This combo purifier and monitor is sturdy, simple to install and easy to read
Air purifiers and monitors are devices that not only test the air in their surroundings, they can alter them as well. There's been an uptick in interest in these products, some of it because of the fires burning across much of the West, and other stemming from people spending more time indoors with the onset of the coronavirus pandemic. One brand that makes a number of these products is Coway, and we tested its smart Wi-Fi Airmega in January this year.
One of its newest is the Coway Airmega 150, which is a bit smaller than the smart Airmega and yet is designed to clean a space of about 214-square feet. GearBrain has been testing the $189.99 device for a few days now, which works as both an air quality monitor and an air purifier, and here's our thoughts on how it worked in our space.
What is the Coway Airmega 150
The Coway Airmega 150 is both an air purifier and monitor wrapped into one standalone device. It's 18-inches tall, rectangular in shape, and contains a filtration system, pollution sensors and eco-friendly cleaning features, including a pre-filter that can be pulled out, cleaned and air-dried, making it reusable.
The device can both monitor your air and clean it at the same time, and has visible indicators letting you know if what you're breathing inside should concern you or not.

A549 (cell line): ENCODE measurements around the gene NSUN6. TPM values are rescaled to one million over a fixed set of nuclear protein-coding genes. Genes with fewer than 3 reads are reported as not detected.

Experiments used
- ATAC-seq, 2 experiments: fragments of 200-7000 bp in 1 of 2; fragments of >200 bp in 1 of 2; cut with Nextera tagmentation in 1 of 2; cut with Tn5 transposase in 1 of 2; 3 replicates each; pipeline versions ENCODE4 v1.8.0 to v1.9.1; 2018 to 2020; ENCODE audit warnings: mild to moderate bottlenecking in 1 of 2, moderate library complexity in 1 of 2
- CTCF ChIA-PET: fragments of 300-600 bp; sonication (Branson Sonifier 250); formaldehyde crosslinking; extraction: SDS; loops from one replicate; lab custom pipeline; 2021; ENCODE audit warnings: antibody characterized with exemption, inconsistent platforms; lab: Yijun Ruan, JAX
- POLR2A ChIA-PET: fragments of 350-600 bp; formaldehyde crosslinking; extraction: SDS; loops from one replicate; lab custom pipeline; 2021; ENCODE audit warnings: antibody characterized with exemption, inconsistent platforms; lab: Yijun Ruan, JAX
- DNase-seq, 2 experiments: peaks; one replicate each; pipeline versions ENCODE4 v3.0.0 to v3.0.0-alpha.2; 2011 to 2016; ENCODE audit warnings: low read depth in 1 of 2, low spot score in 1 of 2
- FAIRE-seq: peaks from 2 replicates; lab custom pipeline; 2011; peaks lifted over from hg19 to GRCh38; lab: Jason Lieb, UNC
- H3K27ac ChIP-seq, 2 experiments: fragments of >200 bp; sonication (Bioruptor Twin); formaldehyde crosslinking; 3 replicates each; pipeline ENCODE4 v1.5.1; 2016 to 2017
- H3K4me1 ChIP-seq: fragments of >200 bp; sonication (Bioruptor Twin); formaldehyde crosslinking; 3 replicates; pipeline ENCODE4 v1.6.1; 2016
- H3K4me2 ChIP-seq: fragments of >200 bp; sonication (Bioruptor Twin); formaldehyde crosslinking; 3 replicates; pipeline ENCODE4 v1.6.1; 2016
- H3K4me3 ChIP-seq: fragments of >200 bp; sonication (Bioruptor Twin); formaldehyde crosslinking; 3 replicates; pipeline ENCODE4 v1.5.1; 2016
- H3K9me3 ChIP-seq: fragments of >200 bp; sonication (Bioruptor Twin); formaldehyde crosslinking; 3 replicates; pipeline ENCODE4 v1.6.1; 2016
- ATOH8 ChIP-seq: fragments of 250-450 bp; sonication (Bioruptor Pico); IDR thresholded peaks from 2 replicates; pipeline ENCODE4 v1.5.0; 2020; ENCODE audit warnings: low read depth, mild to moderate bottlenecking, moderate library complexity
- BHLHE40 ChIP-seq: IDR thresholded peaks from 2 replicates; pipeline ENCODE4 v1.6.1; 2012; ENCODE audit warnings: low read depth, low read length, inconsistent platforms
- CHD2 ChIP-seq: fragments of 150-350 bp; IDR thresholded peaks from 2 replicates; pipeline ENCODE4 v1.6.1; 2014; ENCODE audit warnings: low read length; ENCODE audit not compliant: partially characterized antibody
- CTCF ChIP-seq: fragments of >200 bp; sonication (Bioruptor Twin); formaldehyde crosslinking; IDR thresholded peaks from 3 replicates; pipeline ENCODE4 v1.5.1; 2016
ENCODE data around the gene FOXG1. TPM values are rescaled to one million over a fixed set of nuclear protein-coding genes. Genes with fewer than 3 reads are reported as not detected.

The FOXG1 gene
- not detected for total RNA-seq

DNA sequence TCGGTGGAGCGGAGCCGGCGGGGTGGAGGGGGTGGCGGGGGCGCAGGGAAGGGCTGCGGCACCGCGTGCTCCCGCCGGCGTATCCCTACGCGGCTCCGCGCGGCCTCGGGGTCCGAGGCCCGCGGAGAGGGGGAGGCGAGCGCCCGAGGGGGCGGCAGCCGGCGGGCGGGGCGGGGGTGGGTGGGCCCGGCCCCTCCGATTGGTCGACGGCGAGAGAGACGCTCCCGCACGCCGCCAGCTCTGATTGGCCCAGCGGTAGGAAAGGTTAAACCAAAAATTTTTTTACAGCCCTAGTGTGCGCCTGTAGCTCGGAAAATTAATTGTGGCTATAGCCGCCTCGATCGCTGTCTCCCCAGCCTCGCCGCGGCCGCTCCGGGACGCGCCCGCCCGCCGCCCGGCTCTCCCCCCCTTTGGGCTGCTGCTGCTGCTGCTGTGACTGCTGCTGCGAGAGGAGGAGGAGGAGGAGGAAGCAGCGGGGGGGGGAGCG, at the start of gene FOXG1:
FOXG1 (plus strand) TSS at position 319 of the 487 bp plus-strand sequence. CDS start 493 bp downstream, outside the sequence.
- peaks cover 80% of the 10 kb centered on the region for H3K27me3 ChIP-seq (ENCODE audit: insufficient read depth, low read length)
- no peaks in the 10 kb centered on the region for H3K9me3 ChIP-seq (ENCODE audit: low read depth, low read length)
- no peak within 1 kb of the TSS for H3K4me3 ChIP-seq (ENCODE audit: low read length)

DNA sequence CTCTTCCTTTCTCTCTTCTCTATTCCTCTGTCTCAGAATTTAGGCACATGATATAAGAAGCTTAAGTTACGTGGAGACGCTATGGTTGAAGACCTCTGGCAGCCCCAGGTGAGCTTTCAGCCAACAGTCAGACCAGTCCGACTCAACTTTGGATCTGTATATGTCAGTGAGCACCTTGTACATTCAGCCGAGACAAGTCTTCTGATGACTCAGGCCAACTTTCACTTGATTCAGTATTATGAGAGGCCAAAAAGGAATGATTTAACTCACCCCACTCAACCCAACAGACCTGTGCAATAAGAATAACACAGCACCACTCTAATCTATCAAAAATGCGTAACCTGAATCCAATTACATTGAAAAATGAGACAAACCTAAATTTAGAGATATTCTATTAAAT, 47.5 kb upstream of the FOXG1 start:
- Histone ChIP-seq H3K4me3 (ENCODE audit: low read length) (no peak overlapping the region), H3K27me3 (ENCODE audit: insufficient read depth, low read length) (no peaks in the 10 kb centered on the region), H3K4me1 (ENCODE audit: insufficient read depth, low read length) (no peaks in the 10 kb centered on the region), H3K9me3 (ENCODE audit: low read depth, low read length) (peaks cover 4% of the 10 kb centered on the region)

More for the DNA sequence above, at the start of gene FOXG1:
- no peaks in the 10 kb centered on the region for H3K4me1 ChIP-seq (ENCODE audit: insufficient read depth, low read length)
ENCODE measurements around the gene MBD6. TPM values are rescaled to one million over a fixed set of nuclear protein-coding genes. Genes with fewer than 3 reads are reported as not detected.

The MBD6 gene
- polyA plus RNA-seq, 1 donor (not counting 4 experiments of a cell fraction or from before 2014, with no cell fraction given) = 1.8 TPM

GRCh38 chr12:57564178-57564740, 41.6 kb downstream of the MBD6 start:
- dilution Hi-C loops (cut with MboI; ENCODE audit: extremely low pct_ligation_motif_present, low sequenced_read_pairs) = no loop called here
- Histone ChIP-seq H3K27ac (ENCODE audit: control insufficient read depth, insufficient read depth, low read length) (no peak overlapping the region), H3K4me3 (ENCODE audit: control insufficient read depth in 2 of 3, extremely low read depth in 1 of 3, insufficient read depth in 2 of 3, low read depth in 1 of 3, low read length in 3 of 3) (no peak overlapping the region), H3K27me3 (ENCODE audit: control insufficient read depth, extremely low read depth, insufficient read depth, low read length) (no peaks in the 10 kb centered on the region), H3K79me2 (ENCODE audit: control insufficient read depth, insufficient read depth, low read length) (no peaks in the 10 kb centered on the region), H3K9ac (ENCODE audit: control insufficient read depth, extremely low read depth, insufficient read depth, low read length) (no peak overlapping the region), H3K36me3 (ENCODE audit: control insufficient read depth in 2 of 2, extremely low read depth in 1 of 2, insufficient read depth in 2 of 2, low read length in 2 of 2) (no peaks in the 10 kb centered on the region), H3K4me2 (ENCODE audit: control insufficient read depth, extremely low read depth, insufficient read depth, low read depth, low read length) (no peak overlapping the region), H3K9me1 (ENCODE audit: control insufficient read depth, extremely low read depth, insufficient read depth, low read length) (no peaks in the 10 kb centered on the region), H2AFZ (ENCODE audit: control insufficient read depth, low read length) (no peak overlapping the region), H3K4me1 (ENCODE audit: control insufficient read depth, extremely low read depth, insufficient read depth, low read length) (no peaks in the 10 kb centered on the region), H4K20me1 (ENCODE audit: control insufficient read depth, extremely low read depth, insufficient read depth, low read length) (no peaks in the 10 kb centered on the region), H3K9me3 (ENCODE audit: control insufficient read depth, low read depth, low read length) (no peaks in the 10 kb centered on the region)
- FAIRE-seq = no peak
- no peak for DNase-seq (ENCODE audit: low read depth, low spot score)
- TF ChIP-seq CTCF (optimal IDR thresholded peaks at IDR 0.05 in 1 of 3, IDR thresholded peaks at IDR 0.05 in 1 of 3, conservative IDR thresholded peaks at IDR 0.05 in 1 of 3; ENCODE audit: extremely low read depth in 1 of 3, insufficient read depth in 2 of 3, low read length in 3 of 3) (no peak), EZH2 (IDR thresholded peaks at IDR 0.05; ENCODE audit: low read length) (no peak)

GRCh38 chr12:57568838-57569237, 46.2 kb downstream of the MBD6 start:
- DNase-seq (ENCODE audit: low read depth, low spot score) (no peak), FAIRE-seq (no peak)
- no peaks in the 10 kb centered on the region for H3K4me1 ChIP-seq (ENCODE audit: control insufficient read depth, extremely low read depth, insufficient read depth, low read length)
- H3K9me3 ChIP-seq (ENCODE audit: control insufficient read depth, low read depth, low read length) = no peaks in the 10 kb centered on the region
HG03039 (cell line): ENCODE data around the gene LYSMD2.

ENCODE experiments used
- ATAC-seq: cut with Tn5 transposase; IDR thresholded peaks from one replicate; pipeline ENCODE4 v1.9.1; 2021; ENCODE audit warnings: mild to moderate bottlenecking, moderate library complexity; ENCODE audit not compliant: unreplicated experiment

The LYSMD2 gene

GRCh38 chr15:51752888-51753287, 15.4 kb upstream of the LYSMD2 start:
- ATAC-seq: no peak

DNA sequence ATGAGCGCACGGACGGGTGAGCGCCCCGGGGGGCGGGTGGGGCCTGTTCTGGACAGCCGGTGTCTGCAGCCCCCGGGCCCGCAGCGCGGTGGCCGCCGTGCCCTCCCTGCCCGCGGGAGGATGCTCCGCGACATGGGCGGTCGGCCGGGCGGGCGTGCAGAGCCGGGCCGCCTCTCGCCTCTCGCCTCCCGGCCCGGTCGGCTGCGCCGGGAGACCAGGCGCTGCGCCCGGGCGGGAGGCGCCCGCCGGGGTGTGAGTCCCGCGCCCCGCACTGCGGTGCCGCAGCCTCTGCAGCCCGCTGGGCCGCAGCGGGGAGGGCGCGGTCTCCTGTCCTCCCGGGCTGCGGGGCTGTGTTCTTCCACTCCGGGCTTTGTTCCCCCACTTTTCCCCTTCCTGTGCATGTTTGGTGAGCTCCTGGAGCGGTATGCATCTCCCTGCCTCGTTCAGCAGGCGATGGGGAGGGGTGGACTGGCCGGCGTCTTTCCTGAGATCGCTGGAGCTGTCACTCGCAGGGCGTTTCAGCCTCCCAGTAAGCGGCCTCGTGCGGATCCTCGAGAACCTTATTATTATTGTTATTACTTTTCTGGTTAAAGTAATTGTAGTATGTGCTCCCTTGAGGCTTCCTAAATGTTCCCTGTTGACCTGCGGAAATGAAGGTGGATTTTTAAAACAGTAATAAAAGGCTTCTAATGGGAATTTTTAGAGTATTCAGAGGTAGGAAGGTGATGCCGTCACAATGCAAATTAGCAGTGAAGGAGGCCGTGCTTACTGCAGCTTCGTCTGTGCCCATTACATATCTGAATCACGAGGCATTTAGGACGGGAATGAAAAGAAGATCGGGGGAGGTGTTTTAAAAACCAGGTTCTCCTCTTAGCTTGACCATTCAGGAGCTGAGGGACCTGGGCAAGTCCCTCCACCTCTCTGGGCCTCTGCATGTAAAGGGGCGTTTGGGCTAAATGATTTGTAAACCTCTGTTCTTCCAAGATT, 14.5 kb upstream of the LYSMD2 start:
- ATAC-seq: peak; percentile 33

It's a sturdy looking device, definitely about half the size of typical air purifiers and monitors. But this is not a tabletop-sized monitor like the Awair devices. You're going to need to find a bit of space on the floor, and yes, that's where it needs to live.
Housed in a plastic case, the front is an open grid of punched holes, allowing air to come into the purifier, and it comes out from a grill on the top. It's not going to win a design award, but it's simple, clean looking and does come in muted soft colors including sage green, white and soon a pale peony pink.
The pre-filter can be removed and cleaned easilyGearBrain
The air purifier contains a True HEPA air filter, which stands for high efficiency particulate air. And as an air purifier, Coway has three filters inside: a pre-filter, one that deodorizes the air and the True HEPA filter as well, claiming to remove 99.7 percent of particulates in the air that are .3 microns, including dust, pollen and smoke.
Note though, HEPA filters are designed to remove 99.7 percent of particles in the air that are .3 microns in diameter, as per the U.S. Environmental Protection Agency, also known as the EPA. This isn't, then, unique to Coway's device. Also, just be aware that Coway's labeling of True HEPA is to delineate it from a HEPA like filter, which is not a HEPA filter at all.
Coway does make it easy to remove, clean and swap out the filters inside the Airmega 150 — very easy. There are three inside. To start, you'll pull open the front panel, punched with evenly spaced hole, to remove the two filters inside, the deodorizing filter and the True HEPA filter, which is thicker, a set of pleated combs, both of which are wrapped inside plastic. You need pull the plastic off to make sure they run correctly. The deodorizing filter should sit at the bottom, and then the HEPA filter. They're actually placed in the right order inside, you just need to remove the plastic and put them back as you found them. The front piece should snap easily back in place.
The pre-filter is the third filter, and this has a white tab that sticks out from the top. You can actually pull this up and out (it's not wrapped in plastic), which makes it incredibly easy to remove, then wash and clean which you should do periodically. It's one of the best designs we've seen for cleaning a pre-filter, which is great since Coway recommends you do this every two weeks.